The Buffalo Soldiers also deterred small bands of hostile Indians who constantly attacked during the building of telegraph lines and roads. Among the other tribes Buffalo Soldiers fought against were the Comanche, Ute, Kiowa, Shoshone, Cheyenne, Bannock, Kickapoo, Sioux and Blackfoot. At times the soldiers were outnumbered, but they gave pursuit anyway. On one occasion, a unit of 90 soldiers lost only three men when they were attacked by 700 Cheyenne Indians. The Buffalo Soldiers also pursued Geronimo until he surrendered to General Nelson Miles on September 4, 1886.

The 24th and 25th Infantry Regiments of Buffalo Soldiers were organized in 1869 and transferred to the Southwest to protect the frontier. Historian Marvin Fletcher writes that shortly after their arrival, a small group form the 24th Infantry and the 9th Cavalry was attacked by bandits in Arizona as the soldiers guarded an army payroll wagon. Despite being pinned down with several wounded, the black soldiers' bravery was so "exceptional" that the paymaster sent a letter of praise to his superiors.

In 1877, the Ninth Regiments was asked to move to El Paso and restore peace in the notorious Salt War. They subsequently helped reestablish an old fort that is known today as Fort Bliss.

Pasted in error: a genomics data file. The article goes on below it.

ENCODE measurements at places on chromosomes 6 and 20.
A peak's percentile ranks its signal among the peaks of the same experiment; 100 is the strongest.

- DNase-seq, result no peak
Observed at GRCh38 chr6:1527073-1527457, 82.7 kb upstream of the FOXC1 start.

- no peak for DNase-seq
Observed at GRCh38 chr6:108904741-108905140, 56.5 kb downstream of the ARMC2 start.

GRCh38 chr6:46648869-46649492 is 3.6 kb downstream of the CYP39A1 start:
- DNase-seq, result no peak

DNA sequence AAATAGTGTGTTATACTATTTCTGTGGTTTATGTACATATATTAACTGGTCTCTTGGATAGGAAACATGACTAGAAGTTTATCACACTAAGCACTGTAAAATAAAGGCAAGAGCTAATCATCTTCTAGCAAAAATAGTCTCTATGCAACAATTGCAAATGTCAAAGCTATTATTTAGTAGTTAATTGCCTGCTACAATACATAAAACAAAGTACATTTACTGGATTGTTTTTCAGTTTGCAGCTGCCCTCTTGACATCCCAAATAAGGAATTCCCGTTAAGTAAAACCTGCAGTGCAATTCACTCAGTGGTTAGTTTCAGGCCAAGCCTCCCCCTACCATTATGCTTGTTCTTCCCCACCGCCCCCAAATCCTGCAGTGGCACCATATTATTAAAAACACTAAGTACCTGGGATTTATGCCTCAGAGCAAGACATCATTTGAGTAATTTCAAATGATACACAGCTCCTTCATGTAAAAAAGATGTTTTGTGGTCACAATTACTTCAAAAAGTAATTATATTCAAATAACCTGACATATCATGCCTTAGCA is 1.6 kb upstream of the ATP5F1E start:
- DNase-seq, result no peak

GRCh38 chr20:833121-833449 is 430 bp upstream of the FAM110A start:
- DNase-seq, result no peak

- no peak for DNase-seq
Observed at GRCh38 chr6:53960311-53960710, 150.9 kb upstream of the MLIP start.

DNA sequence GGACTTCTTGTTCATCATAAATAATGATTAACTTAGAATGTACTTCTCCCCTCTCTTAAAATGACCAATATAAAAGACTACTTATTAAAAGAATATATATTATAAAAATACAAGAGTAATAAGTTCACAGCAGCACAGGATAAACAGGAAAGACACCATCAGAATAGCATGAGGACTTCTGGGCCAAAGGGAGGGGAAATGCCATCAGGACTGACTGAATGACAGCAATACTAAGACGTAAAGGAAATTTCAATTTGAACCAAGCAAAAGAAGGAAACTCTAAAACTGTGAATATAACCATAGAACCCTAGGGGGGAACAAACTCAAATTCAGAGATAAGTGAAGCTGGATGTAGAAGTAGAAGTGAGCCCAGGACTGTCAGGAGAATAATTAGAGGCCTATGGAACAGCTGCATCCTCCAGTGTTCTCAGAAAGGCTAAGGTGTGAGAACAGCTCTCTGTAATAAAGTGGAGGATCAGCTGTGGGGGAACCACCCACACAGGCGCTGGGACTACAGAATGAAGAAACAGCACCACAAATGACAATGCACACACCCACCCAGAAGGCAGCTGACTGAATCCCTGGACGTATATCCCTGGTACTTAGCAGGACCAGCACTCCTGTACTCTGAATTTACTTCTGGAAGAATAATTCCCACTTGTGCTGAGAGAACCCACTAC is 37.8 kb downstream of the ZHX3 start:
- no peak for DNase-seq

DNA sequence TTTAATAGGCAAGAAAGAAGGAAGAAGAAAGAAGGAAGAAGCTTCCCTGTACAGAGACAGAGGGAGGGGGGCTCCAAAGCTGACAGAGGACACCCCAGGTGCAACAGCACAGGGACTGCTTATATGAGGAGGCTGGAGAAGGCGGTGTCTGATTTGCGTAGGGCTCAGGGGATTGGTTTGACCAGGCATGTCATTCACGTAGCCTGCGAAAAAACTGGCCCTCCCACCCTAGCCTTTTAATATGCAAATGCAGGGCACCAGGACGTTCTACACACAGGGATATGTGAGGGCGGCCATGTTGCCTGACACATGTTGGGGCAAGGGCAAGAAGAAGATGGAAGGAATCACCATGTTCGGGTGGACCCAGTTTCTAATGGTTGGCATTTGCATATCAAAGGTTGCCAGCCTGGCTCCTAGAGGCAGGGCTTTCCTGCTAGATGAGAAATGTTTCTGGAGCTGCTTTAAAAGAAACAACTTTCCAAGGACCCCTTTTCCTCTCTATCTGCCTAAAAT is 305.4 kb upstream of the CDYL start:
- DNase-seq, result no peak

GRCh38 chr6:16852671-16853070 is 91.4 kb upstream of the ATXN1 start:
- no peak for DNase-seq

Henry O. Flipper, the first black graduate of West Point and Army officer, joined the Tenth Cavalry. He settled in El Paso after he was discharged from the army. Flipper led the way for blacks to become officers in the Army, including John Hanks Alexander, the second black Army officer, who joined the Ninth Cavalry.

By the end of the 19th century, the black infantry and cavalry had earned 17 medals for honor. Despite the accomplishments of these soldiers, it was not until President Truman called for equal opportunity within the armed forces that the Army was desegregated.

On July 25, 1992, a bronze statue of mounted Tenth and Ninth Cavalry troopers was unveiled at Fort Leavenworth, Kansas. El Paso recognized the endeavors of the Buffalo Soldiers on July 27, 1992, in a ceremony dedicated to the Buffalo Soldiers who were buried in Fort Bliss National Cemetery. That same day the House of Representatives proclaimed July 28 as "Buffalo Soldier Day."

Other groups are trying to educate the public about these worthy soldiers. The San Antonio Buffalo Soldiers Association makes youngsters aware of the soldiers' sacrifices and heroism. The group's President, Bill Gordon, says their mission is "not to dwell on how the men were treated. We want to emphasize the great achievement and pride in spite of it." And local artist Bob Snead has donated 25 paintings depicting the Buffalo Soldiers to the city of El Paso.

The exclusion of the Buffalo Soldiers from American history is finally being remedied. Even Hollywood has caught on. Older films depict the heroism of mostly white American soldiers during the 1800s as the West was being developed. But history reveals that some 20 percent of these soldiers were black. A recent movie about the Buffalo Soldiers starring Danny Glover has begun correcting the record in popular culture.